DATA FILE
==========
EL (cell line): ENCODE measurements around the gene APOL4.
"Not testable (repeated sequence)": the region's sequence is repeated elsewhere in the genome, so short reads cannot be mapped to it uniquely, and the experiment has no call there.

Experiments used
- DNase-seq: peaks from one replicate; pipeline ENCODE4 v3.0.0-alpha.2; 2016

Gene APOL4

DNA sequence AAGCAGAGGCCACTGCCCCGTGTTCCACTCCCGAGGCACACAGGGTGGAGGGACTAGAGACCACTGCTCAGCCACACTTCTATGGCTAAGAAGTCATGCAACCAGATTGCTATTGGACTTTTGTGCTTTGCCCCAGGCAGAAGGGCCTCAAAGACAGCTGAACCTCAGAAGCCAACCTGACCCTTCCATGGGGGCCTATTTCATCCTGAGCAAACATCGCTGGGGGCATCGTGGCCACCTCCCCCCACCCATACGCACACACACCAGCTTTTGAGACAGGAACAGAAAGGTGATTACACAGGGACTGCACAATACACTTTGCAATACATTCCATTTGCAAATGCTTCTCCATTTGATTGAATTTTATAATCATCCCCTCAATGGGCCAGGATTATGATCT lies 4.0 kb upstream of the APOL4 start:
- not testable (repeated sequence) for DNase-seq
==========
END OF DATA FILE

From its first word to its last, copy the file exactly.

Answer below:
EL (cell line): ENCODE measurements around the gene APOL4.
"Not testable (repeated sequence)": the region's sequence is repeated elsewhere in the genome, so short reads cannot be mapped to it uniquely, and the experiment has no call there.

Experiments used
- DNase-seq: peaks from one replicate; pipeline ENCODE4 v3.0.0-alpha.2; 2016

Gene APOL4

DNA sequence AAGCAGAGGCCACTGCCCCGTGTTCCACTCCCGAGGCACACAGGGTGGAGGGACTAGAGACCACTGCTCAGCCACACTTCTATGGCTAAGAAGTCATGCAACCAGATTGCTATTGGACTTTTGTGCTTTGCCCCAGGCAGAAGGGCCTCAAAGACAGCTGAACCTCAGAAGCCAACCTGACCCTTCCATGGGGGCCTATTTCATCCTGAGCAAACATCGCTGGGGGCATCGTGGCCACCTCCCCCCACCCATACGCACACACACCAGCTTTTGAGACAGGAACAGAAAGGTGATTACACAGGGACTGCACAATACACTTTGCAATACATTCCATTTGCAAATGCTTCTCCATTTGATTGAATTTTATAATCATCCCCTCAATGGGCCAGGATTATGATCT lies 4.0 kb upstream of the APOL4 start:
- not testable (repeated sequence) for DNase-seq